Don’t Ever Forget
By Kristi Belcamino
Most of the homeless people were still asleep, heads propped on folded cardboard boxes pushed up against buildings, bodies swaddled in blankets or rags.
The shadowy streets were chilly, not yet touched by the sun to the west. The downtown Los Angeles streets would remain gray for hours until mid-day when long shafts of sunlight would penetrate the skyscraper fortress.
I walked and walked. My waitressing shift at Little Pedro’s on the border of East L.A. didn’t start until three. I would have to steel myself to cart beer and sizzling tortilla chips to drunken off-duty LAPD officers. Or put up with finger-snapping businessmen. The only ones who treated me with any respect were the East L.A. gangbangers – none over sixteen, dressed identically in black slacks, pressed white tee-shirts, and dripping diamonds. Served free refills on their sodas by order of the manager.
Far to the north, some eight hours away, I had grown up in a secluded pine-tree filled town overlooking the fertile California valley. Crime was nearly nonexistent. Nobody in Paradise was really rich and nobody was really poor. The popular boys in my high school drove souped-up Mustangs. I don’t remember once seeing a homeless person or a beggar. Definitely didn’t see any gangbangers with diamond rings.
So, when I moved down to L.A. when I was 17, it didn’t take long before I ditched my pink and turquoise-colored clothes and began wearing Doc Marten boots. Combined with dyed black hair and a motorcycle jacket, I didn’t look like anybody’s victim as I trod the streets of L.A.
My home was a ten-by-ten empty box on the fourth-floor of the American Hotel, above a punk rock bar called Al’s Bar that had hosted Nirvana and Jane’s Addiction and Charles Bukowski.
My Los Angeles neighborhood was also the homeless population on Skid Row, the smells, the filth, the litter. The down-and-out artists in the warehouse district. The mentally ill population begging for money in Little Tokyo. The homeless city under the fourth-street bridge.
It was sirens and police and robberies and muggings and break ins. Stolen car radios. Stolen car batteries. After my care was broken into and I couldn’t afford to replace the window in my car, a homeless guy decided to make the backseat of my Dodge hatchback his bed. And then asked me for change when I kicked him out.
Life in downtown Los Angeles was Real Life. With a capital R and capital L. It was a far cry from my college life in Long Beach where I rode on the back of a friend’s Vespa scooter to barhop at beachside cafes.
In downtown L.A., the rose-colored glasses had been broken under my black Doc Marten boot.
As I walked through L.A. in the mornings, I was gathering material. Even then, I was a writer. I would go back to my studio and write about what I saw in downtown L.A. on my portable Brother word processor, the one with the green screen that only showed three lines at a time.
I would write and smoke cigarettes and count my change so I could afford a coffee at the café downstairs and I would tell myself:
“Don’t ever forget this. This is real. This is how life is for many people around the world. Don’t ever forget and don’t ever forget them.”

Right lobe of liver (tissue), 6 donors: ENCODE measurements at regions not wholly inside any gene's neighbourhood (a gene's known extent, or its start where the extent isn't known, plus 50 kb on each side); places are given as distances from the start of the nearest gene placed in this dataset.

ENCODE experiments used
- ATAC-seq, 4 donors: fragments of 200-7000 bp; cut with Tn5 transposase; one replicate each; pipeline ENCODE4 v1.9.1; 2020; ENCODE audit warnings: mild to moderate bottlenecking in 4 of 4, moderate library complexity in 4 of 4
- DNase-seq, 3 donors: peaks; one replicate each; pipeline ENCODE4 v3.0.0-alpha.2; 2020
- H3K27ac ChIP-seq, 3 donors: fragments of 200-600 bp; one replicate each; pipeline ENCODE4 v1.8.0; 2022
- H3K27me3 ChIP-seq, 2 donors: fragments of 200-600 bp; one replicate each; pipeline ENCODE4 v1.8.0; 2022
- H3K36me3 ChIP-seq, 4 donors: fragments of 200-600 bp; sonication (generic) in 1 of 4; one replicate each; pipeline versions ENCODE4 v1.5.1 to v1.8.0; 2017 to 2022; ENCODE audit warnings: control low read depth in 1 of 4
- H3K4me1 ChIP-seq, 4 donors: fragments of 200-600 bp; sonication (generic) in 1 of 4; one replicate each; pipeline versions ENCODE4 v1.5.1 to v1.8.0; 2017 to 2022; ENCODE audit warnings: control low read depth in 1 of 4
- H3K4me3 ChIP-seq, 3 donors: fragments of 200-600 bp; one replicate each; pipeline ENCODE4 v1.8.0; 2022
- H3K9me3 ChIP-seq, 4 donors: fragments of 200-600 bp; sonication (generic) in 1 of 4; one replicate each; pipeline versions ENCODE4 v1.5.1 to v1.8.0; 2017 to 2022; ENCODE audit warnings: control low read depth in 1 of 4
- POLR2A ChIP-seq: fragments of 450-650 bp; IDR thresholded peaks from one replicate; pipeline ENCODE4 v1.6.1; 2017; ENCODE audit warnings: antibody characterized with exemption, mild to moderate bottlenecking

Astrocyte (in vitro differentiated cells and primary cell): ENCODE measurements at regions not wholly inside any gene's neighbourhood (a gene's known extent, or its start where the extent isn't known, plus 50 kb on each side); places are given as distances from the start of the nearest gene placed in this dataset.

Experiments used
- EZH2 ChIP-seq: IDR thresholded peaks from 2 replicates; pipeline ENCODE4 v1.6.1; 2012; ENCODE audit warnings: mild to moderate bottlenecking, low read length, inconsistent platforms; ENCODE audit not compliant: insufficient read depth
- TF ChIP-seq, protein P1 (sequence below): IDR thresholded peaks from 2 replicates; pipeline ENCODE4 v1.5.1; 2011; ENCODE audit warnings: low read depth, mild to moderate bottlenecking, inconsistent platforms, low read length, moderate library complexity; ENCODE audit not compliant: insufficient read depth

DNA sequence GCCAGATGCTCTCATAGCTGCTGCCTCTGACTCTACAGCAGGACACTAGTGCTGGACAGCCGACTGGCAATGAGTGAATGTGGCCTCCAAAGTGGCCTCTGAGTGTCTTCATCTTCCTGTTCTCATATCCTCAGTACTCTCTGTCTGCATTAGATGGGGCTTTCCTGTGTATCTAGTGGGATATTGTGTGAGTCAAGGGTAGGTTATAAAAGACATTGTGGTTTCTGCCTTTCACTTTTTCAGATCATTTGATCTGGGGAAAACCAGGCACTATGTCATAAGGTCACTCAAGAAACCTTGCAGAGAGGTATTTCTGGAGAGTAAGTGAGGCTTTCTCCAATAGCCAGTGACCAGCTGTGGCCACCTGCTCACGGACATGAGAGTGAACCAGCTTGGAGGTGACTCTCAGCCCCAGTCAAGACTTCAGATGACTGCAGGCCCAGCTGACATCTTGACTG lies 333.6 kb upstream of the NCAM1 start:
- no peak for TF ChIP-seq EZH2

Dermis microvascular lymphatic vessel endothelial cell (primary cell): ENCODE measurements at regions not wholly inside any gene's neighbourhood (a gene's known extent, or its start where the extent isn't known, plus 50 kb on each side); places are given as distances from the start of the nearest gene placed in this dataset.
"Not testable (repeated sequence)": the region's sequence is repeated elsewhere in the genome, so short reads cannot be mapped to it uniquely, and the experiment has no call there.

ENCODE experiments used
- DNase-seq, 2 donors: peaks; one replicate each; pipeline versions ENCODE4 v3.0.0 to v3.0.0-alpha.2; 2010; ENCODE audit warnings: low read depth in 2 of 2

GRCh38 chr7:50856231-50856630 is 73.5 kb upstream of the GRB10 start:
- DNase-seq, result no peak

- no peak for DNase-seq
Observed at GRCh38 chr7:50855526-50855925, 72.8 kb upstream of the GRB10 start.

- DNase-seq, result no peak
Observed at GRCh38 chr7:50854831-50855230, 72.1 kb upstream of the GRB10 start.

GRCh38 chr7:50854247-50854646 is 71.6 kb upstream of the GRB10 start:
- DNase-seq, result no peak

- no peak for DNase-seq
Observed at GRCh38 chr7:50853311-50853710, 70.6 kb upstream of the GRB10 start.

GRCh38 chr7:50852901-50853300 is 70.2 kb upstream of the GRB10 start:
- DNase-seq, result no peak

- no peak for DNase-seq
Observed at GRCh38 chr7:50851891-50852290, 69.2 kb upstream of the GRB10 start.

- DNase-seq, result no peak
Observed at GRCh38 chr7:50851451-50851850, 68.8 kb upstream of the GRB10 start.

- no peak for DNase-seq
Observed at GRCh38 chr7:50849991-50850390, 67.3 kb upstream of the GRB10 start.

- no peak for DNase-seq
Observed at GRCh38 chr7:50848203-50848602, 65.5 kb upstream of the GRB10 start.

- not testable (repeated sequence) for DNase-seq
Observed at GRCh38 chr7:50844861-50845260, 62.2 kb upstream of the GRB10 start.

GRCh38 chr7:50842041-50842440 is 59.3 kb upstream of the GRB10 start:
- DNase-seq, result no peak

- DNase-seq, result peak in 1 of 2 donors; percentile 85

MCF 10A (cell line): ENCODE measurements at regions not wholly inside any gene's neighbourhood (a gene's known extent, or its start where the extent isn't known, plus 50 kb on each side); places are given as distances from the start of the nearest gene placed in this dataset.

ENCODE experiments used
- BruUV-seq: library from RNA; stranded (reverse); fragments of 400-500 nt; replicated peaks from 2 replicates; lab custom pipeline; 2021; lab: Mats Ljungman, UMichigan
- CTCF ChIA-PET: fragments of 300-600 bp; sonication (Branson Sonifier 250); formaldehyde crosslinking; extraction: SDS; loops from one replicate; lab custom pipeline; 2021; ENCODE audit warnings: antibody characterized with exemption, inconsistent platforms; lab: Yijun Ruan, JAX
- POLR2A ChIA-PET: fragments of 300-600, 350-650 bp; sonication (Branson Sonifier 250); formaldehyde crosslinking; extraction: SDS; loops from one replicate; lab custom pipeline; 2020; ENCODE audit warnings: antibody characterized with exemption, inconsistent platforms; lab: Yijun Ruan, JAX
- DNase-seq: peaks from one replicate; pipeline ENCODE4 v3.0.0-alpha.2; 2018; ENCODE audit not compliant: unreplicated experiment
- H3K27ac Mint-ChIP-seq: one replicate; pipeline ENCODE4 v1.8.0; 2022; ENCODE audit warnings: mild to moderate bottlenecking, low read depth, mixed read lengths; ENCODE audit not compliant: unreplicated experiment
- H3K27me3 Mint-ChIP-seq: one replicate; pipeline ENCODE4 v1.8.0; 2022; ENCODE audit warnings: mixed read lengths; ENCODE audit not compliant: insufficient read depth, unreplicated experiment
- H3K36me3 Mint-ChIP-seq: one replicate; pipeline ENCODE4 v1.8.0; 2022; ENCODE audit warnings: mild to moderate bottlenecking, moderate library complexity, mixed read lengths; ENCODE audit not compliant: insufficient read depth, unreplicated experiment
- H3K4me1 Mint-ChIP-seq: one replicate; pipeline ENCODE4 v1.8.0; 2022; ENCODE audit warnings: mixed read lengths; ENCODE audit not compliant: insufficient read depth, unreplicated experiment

I would tell myself:
“Don’t allow yourself to grow up and become so comfy and cozy and complacent as you live in your little safe suburban house one day. Don’t allow yourself to become desensitized to this: Real Life.”
And then the city exploded.
The L.A. riots came straight to my front door. National guard members in full body armor marched down my street. They dug trenches in nearby empty dirt lots and turned parking lots into military-style camps. Buildings burned, people died, and the smoke turned the sunset blood red.
My neighbors on the fourth-floor of the hotel patrolled the roof with Uzi’s and pistols to defend our building against rioters. Real Life had turned into a Third World Country.
Shortly after, I graduated from college and my boyfriend was discharged from the military. On the heels of the riots and a 7.3 magnitude earthquake that had my brick home rocking, we left L.A., heading for Seattle to chase the grunge scene like so many of our L.A. friends were doing.
Twenty-some years later, I live in a cute little house in Minneapolis. We’re not rich by any means: we drive used cars and are very careful with our money, but compared to the rest of the world, we are extremely wealthy.
It’s easier now to forget, but in the back of my mind I try to remember what Real Life is like for many people.
It is 2012. I have written my first book and my agent is trying to sell it to a publisher. It’s not selling. At least not right away. Instead of writing more books in the Gabriella Giovanni series, she tells me to write something completely different.
I can’t do that, I think. I don’t know how to write another book.
But then I do. Sitting at a sidewalk cafe in downtown Minneapolis, I’m back on city streets, back in a world that once was my life. I remember those many years ago when I reminded myself not to forget. And in that small kernel of inspiration, I realize I have a story to tell. It’s not wholly my story. There are parts of it that I lived and parts of it that I never could have lived, but it is a story I can tell.
So, I sat down and wrote City of Angels. It is the second book I ever wrote and the fifth traditionally published book with my name on it.
It isn’t always an easy book to read, but like all my books, there is always a strong undercurrent of hope. And it deals with real life.